Profile picture for zephyr1973

What exactly is "owner financing"?

Can someone explain how exactly this works? I see it in sales ads and recently, someone mentioned it here.
  • May 01 2008 - US
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Answers (11)

the owner carries the debt...

  • May 01 2008
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Profile picture for Peter J Rogers

But before you consder it make sure you have a lawyer who REALLY understands real estate law. It can be a minefield for the uninitiated.

  • May 01 2008
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Since loans are rarely assumable anymore, it means that the current owner offers the property free and clear and offers you a loan. The owner may have a higher opinion of the property than a bank and thus may give you a bigger loan on it.

 

You get on the title and the current owner (seller) has a lien on it, just as a bank would. If you stop making payments, he will foreclose on you, just as a bank would.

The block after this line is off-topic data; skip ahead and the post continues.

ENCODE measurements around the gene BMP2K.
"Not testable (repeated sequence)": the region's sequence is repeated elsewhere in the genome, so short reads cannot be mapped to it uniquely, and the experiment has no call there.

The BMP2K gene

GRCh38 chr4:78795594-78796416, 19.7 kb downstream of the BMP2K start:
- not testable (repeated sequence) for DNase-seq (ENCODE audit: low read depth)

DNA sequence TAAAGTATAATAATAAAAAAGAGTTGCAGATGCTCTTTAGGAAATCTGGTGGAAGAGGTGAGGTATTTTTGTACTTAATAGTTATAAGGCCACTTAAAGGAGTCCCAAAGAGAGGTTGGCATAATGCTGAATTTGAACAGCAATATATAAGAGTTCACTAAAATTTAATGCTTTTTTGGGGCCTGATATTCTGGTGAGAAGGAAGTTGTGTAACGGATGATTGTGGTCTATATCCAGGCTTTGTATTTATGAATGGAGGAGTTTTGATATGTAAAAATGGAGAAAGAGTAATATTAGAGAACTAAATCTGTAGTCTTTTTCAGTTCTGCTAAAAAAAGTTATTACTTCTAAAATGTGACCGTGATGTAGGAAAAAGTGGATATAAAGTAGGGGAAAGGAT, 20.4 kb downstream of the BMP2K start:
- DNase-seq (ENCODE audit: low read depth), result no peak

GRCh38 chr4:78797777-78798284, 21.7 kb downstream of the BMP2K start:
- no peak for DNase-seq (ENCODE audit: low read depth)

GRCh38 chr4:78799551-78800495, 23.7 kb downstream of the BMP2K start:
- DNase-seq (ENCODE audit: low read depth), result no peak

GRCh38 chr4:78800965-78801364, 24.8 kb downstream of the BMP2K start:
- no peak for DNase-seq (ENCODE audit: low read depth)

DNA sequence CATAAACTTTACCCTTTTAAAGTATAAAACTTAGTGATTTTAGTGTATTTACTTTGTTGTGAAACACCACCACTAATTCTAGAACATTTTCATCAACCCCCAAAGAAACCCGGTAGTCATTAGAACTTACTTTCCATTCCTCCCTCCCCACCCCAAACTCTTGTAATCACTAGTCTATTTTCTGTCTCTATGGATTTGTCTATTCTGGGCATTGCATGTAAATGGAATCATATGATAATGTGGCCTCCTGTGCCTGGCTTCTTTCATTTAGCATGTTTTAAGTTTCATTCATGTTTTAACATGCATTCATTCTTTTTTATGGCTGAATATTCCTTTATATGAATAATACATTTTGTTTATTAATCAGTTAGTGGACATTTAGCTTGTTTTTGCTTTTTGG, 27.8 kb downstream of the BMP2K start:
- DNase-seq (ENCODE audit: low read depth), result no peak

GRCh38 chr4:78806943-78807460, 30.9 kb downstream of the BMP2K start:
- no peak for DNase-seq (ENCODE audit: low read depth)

Peter

  • May 01 2008
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Ditto on the real estate attorney!

 

Also, you will want to purchase title insurance to protect you from any future claims on the property that were not picked up in the title search.

 

Don't forget a property boundary survey and physical marking (stakes) of all corners so you know exactly what you are getting.  The survey will also determine whether any portions of the property are in a floodplain, restricted by easements or subject to any rights-of-way.  Encroachments on the property from adjacent properties...or vice versa will also be identified and you can ask the seller to resolve them so you don't inherit them.

 

Be sure to have a professional home inspection to check on possible structural issues, and a wood destroying insect inspection if you are in an area where termites, wood boring bees, etc. are a problem.  Ask the seller to provide a one-year home warranty...or buy one yourself, rather than be without one, especially if the structures are older.